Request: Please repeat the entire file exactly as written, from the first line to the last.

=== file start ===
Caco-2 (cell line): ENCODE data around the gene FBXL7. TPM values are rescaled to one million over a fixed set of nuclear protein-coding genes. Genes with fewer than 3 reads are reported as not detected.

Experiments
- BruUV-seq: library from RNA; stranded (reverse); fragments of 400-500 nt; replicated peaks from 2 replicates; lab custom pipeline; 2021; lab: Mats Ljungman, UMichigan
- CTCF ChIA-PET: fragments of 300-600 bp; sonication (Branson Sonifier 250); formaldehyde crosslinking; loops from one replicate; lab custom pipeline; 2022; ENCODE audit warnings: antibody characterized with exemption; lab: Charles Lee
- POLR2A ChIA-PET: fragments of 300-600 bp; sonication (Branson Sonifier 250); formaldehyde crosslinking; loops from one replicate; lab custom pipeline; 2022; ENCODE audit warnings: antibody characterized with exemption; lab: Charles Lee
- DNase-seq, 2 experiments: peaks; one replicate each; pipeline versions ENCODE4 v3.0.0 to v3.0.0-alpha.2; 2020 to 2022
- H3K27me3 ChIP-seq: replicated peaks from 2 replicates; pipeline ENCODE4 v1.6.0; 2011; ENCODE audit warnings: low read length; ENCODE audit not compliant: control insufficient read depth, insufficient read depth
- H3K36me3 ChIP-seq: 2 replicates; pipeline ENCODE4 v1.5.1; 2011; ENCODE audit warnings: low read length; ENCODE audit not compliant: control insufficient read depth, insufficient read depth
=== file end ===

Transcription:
Caco-2 (cell line): ENCODE data around the gene FBXL7. TPM values are rescaled to one million over a fixed set of nuclear protein-coding genes. Genes with fewer than 3 reads are reported as not detected.

Experiments
- BruUV-seq: library from RNA; stranded (reverse); fragments of 400-500 nt; replicated peaks from 2 replicates; lab custom pipeline; 2021; lab: Mats Ljungman, UMichigan
- CTCF ChIA-PET: fragments of 300-600 bp; sonication (Branson Sonifier 250); formaldehyde crosslinking; loops from one replicate; lab custom pipeline; 2022; ENCODE audit warnings: antibody characterized with exemption; lab: Charles Lee
- POLR2A ChIA-PET: fragments of 300-600 bp; sonication (Branson Sonifier 250); formaldehyde crosslinking; loops from one replicate; lab custom pipeline; 2022; ENCODE audit warnings: antibody characterized with exemption; lab: Charles Lee
- DNase-seq, 2 experiments: peaks; one replicate each; pipeline versions ENCODE4 v3.0.0 to v3.0.0-alpha.2; 2020 to 2022
- H3K27me3 ChIP-seq: replicated peaks from 2 replicates; pipeline ENCODE4 v1.6.0; 2011; ENCODE audit warnings: low read length; ENCODE audit not compliant: control insufficient read depth, insufficient read depth
- H3K36me3 ChIP-seq: 2 replicates; pipeline ENCODE4 v1.5.1; 2011; ENCODE audit warnings: low read length; ENCODE audit not compliant: control insufficient read depth, insufficient read depth